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1. Teaching Films made Outside Hollywood Case Studies: Tsotsi, Ghosts and Yasmin
2. Exploring Films outside Hollywood
Students must study one film produced outside Hollywood in terms of:
The characters and narrative of the chosen film
The issues raised by the chosen film
The representation of people, places events and issues
How film language contributes to those representations
3. Case Study 1: Tsotsi
Tsotsi is a young gangster who lives in one of the many shanty towns situated just outside Johannesburg. He is the leader of three other young criminals: Boston, Butcher and Aap. After killing a man on a train Tsotsi fights with Boston, the most intelligent gang leader and runs off. Later when sheltering from the storm he seizes the opportunity to steal a car not realizing there is a baby in the back seat. The baby changes Tsotsi’s life and this film traces his journey from nameless thug to someone who finally finds the strength to do the ‘right thing’
4. Tsotsi : Industry.
South African film industry is still relatively undeveloped when compared to Britain or other European Film industries.
During Apartheid years (1948 – 1990) government only funded Afrikaans language films. Only ‘black’ films, Zulu language films showing black population supporting apartheid
1990’s(Post-apartheid) Hollywood made films in S.A. – usually starring Hollywood actors e.g. James Earl Jones, Denzil Washington. These actors adopted an accent/dialect based on assumption that all black South Africans spoke in same way and could be easily understood by English speaking audience!
Until recently 20% cheaper to make films in South Africa than in Australia 40% cheaper than filming in USA
Economy is now stronger so making films today is more expensive.
S.A. government funds Industry and there is more interest in producing films that contain an authentic South African ‘voice’.
5. Audience Today TV in S.A. has a healthy representation of black south Africans and soaps attract a large, growing audience.
It was hoped that this audience would also provide a market for locally produced feature films
Poverty prevents this, most cinemas are in white shopping malls with very high ticket prices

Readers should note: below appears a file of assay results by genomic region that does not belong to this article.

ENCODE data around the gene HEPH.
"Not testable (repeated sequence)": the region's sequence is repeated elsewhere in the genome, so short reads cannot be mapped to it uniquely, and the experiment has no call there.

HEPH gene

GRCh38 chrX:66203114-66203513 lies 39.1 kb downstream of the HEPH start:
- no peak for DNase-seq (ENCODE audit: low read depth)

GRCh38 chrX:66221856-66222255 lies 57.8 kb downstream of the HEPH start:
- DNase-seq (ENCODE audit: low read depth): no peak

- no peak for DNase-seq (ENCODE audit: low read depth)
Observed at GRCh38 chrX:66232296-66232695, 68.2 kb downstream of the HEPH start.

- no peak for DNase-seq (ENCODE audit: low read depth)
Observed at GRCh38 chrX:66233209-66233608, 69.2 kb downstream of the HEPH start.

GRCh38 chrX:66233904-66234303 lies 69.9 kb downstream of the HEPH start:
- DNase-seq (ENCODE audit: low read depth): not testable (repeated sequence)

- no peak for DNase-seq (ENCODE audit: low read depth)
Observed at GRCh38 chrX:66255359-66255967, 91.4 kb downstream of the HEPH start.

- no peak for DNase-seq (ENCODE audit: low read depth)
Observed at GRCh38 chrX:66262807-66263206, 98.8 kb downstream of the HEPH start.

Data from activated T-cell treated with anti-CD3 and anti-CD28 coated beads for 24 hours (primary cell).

State funding (through National Film & Video Council) is helping but while huge social problems remain it is difficult to envisage an industry that truly reflects lives of black majority
Tsotsi rare example of a film that has attracted black and white audiences in South Africa.
6. Viewing the trailer
7. The opening sequence: representation, themes and issues
Poverty Chance/Destiny Decency
HIV/Aids Tsotsi’s story
Hope Name Family
8. Sequence2: Seminal moments
Sequence3: Alternative Endings – to resolve or not to resolve?
9. Ghosts: Synopsis Ghosts tells the story of a young single mother Ai Qin on her journey from Fujian Province to Great Britain. Ai Qin despairs of ever providing a better life for herself and her young son in China, so she borrows a vast sum of money to be smuggled the England. The journey proves to be truly terrible and the destination (Thetford, Norfolk) little better. At first, Ai Qin works in a food packing factory only to find that she is earning less than the English girl who works beside her and that the ‘agency’ is deducting large sums of money each week from her wages for ‘taxes’. She then carries out back breaking work hard picking spring onions for Sainsbury, Asda and Tesco only to find she is unable to afford even to buy a bunch when she visits her local Supermarket. Finally, she is forced to leave the house she has shared with twelve other illegal immigrants and travel to Morecambe in order to join the gangs of workers picking cockles in the Bay.